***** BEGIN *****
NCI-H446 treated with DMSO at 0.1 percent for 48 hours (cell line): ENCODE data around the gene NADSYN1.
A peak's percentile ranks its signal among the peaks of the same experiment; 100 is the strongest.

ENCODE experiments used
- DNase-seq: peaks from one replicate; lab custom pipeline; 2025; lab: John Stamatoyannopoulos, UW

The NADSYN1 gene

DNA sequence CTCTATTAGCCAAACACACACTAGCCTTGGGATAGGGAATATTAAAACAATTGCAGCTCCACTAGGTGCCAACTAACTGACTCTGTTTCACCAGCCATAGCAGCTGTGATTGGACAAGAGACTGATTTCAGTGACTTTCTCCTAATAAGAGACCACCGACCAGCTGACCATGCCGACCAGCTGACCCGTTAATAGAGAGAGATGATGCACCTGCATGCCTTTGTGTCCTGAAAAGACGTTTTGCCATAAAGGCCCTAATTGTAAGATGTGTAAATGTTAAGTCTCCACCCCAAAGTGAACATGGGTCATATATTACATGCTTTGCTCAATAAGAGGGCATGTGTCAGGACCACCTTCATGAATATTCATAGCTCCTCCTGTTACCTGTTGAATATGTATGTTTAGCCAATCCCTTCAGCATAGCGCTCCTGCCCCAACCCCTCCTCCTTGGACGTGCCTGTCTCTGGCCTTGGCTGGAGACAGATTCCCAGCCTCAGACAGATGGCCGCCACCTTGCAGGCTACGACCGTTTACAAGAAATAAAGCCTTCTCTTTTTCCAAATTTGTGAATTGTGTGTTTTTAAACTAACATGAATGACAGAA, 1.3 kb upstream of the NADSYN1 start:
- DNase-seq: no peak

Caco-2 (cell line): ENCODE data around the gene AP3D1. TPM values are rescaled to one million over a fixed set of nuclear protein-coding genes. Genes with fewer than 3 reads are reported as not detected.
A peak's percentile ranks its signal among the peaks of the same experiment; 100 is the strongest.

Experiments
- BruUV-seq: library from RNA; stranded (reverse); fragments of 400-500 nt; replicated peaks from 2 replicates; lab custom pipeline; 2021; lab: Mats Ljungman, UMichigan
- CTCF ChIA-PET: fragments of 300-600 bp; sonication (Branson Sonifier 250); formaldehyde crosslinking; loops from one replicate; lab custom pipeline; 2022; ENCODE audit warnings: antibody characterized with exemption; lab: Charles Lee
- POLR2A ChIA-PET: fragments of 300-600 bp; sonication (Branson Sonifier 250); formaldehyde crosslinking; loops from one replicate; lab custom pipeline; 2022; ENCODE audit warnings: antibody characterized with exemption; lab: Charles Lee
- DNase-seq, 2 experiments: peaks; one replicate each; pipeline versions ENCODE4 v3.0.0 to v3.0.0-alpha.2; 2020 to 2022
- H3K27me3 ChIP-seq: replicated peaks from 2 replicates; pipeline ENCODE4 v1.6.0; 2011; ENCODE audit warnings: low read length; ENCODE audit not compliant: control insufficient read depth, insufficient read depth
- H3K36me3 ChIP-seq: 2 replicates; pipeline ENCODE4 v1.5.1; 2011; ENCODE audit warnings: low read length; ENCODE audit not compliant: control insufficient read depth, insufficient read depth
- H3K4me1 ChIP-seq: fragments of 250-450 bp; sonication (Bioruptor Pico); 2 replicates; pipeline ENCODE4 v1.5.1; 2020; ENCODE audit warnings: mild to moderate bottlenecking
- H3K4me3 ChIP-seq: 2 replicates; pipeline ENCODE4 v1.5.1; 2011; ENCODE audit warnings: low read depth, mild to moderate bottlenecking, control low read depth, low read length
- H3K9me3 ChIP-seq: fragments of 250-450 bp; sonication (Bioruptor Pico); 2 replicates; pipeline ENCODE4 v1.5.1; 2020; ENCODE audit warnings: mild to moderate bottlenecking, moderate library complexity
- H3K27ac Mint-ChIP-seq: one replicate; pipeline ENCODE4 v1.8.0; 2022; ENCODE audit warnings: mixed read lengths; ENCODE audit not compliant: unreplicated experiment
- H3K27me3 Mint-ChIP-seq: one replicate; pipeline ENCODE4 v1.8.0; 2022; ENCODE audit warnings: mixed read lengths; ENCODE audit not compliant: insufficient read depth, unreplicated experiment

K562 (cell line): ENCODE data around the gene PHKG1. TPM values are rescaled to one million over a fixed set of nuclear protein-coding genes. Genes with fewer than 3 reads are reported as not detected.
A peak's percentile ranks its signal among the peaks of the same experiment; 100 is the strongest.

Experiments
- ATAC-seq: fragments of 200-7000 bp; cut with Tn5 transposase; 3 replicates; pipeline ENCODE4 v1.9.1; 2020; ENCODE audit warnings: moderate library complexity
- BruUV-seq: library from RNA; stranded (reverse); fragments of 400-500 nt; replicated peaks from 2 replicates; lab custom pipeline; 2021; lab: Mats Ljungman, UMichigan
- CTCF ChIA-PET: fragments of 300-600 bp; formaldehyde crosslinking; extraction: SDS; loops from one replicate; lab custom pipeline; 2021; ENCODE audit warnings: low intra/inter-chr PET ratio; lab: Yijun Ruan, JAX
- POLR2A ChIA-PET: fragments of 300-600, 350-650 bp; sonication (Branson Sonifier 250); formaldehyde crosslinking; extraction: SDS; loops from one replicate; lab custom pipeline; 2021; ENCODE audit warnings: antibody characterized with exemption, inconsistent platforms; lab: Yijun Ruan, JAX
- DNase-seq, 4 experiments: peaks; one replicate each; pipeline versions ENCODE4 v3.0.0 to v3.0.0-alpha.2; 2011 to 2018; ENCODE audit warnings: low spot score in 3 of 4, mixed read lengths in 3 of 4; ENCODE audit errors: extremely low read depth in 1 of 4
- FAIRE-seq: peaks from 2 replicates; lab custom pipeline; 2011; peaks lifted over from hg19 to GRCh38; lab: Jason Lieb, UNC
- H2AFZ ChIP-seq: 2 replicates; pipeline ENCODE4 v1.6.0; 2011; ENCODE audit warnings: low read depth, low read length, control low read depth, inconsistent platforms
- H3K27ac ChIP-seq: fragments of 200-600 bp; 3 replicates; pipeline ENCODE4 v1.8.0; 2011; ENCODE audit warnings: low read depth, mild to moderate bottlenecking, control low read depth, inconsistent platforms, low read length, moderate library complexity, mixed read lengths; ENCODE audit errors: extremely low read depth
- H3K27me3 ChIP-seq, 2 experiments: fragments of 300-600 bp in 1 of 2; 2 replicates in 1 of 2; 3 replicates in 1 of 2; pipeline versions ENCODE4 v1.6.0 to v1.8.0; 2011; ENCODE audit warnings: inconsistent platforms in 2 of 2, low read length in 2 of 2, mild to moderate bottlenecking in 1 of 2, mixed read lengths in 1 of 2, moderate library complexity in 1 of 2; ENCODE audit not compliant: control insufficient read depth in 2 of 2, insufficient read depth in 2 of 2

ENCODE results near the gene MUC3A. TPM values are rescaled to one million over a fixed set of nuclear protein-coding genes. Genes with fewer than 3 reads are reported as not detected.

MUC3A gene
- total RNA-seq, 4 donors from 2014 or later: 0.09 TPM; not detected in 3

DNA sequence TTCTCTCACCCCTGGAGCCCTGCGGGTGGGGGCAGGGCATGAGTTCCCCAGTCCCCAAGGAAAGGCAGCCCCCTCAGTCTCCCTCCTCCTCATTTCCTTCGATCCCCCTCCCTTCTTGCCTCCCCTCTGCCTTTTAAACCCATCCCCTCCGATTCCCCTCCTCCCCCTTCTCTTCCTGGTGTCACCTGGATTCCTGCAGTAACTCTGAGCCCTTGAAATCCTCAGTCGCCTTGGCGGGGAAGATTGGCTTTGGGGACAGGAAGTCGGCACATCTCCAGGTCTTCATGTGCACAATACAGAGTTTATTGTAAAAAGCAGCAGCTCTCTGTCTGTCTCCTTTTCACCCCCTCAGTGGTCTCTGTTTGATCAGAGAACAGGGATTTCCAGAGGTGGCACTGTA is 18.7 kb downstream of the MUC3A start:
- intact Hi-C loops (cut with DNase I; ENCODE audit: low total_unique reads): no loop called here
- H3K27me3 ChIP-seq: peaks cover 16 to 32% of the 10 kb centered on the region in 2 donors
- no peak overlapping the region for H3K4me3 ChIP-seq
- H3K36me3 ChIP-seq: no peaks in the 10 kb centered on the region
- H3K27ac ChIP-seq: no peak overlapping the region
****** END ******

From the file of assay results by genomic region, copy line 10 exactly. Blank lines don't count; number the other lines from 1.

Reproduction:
Experiments